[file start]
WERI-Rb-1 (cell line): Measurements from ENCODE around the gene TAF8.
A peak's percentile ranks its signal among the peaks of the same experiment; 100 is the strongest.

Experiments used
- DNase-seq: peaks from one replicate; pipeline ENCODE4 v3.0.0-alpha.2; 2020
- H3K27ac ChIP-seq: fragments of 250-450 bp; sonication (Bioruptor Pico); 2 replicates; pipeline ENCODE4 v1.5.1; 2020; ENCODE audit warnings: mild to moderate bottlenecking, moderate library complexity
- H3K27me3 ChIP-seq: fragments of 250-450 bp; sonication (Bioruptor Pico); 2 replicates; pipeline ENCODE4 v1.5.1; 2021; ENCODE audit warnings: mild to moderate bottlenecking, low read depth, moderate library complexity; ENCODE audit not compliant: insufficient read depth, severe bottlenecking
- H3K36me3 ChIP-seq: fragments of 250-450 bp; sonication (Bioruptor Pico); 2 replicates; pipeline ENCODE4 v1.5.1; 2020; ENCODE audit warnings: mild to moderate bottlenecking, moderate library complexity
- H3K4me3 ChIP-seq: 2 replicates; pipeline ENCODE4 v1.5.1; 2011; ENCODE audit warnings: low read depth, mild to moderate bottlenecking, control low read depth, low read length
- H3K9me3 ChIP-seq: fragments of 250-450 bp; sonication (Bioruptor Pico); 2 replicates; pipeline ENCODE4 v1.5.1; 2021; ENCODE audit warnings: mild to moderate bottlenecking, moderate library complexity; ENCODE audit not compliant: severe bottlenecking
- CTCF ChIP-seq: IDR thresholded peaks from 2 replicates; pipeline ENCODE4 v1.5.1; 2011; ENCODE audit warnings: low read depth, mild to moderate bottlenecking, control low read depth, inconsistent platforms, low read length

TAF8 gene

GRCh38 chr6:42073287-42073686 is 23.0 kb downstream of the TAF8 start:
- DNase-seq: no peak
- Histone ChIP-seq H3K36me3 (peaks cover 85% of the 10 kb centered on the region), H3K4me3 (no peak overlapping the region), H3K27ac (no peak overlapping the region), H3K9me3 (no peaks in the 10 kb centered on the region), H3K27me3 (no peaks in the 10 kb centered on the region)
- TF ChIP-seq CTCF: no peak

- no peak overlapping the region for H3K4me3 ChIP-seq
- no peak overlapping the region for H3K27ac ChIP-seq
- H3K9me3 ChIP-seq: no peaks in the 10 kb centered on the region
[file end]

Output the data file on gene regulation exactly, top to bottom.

WERI-Rb-1 (cell line): Measurements from ENCODE around the gene TAF8.
A peak's percentile ranks its signal among the peaks of the same experiment; 100 is the strongest.

Experiments used
- DNase-seq: peaks from one replicate; pipeline ENCODE4 v3.0.0-alpha.2; 2020
- H3K27ac ChIP-seq: fragments of 250-450 bp; sonication (Bioruptor Pico); 2 replicates; pipeline ENCODE4 v1.5.1; 2020; ENCODE audit warnings: mild to moderate bottlenecking, moderate library complexity
- H3K27me3 ChIP-seq: fragments of 250-450 bp; sonication (Bioruptor Pico); 2 replicates; pipeline ENCODE4 v1.5.1; 2021; ENCODE audit warnings: mild to moderate bottlenecking, low read depth, moderate library complexity; ENCODE audit not compliant: insufficient read depth, severe bottlenecking
- H3K36me3 ChIP-seq: fragments of 250-450 bp; sonication (Bioruptor Pico); 2 replicates; pipeline ENCODE4 v1.5.1; 2020; ENCODE audit warnings: mild to moderate bottlenecking, moderate library complexity
- H3K4me3 ChIP-seq: 2 replicates; pipeline ENCODE4 v1.5.1; 2011; ENCODE audit warnings: low read depth, mild to moderate bottlenecking, control low read depth, low read length
- H3K9me3 ChIP-seq: fragments of 250-450 bp; sonication (Bioruptor Pico); 2 replicates; pipeline ENCODE4 v1.5.1; 2021; ENCODE audit warnings: mild to moderate bottlenecking, moderate library complexity; ENCODE audit not compliant: severe bottlenecking
- CTCF ChIP-seq: IDR thresholded peaks from 2 replicates; pipeline ENCODE4 v1.5.1; 2011; ENCODE audit warnings: low read depth, mild to moderate bottlenecking, control low read depth, inconsistent platforms, low read length

TAF8 gene

GRCh38 chr6:42073287-42073686 is 23.0 kb downstream of the TAF8 start:
- DNase-seq: no peak
- Histone ChIP-seq H3K36me3 (peaks cover 85% of the 10 kb centered on the region), H3K4me3 (no peak overlapping the region), H3K27ac (no peak overlapping the region), H3K9me3 (no peaks in the 10 kb centered on the region), H3K27me3 (no peaks in the 10 kb centered on the region)
- TF ChIP-seq CTCF: no peak

- no peak overlapping the region for H3K4me3 ChIP-seq
- no peak overlapping the region for H3K27ac ChIP-seq
- H3K9me3 ChIP-seq: no peaks in the 10 kb centered on the region